New York City’s Madison Capital is renovating its three-story building at 312 North Carpenter in the Fulton Market District. And while the front still looks like an old brick facade in desperate need of some fixing up, the rear of the building is nothing short of an iron work of art.
LG Construction is the general contractor for the 312 project, designed by Hartshorne Plunkard Architecture, which includes some demolition work of the building next door at 328 North Carpenter, allowing 312 to be more accessible for renovation. (Madison Capital owns both properties.) A permit was filed back in February to, and I quote (copy, actually…)
RENOVATIONS AND ADDITION TO EXISTING 3 STORY OFFICE AND MERCANTILE BUILDING. CONVERT 1ST FLOOR RETAIL, 2ND AND THIRD FLOOR INTO OFFICE SPACE. 3 STORY ADDITION, ROOFTOP AMENITY DECK TO BE ADDED IN PLACE OF DEMOLISHED 1 STORY WAREHOUSE AS PER PLANS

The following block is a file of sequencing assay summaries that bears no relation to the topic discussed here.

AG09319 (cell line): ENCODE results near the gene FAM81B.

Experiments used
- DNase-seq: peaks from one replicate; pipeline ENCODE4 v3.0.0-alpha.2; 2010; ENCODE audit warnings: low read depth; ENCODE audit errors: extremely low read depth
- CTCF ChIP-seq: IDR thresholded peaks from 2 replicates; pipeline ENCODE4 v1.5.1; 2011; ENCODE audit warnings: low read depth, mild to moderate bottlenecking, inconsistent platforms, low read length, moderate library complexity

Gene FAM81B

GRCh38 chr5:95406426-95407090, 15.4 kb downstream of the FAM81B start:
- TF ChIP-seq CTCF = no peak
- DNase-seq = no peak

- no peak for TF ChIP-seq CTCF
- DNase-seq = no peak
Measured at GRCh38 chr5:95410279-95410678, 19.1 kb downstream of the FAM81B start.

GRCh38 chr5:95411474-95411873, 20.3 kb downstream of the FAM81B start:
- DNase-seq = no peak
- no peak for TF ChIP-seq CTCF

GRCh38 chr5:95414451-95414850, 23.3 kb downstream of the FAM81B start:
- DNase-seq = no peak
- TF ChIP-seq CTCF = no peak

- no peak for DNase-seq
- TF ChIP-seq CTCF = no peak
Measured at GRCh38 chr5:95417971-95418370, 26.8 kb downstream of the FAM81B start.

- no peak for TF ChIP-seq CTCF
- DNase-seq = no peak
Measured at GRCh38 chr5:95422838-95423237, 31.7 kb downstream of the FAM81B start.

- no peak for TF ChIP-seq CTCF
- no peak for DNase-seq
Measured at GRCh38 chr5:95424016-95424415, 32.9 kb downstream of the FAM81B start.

**Some emergency demo work was necessary back in September when a large portion at the back of the structure collapsed (see the DNAInfo story here.)**
The Carpenter Street frontage of 312 North Carpenter.
328 North Carpenter in the foreground. Madison Capital’s website shows big plans for that structure as well.
312 and 328 North Carpenter Street.
The emergency demolition permit, filed when a portion of the building collapsed.
The front of Fulton West is bricked in, up to the setback.
Fulton West is looking a lot less like an old skeleton, and a lot more like its renderings. Sterling Bay is developing Fulton West, which will provide 290,000 square feet of office space and 610 parking spots to the Fulton Market District.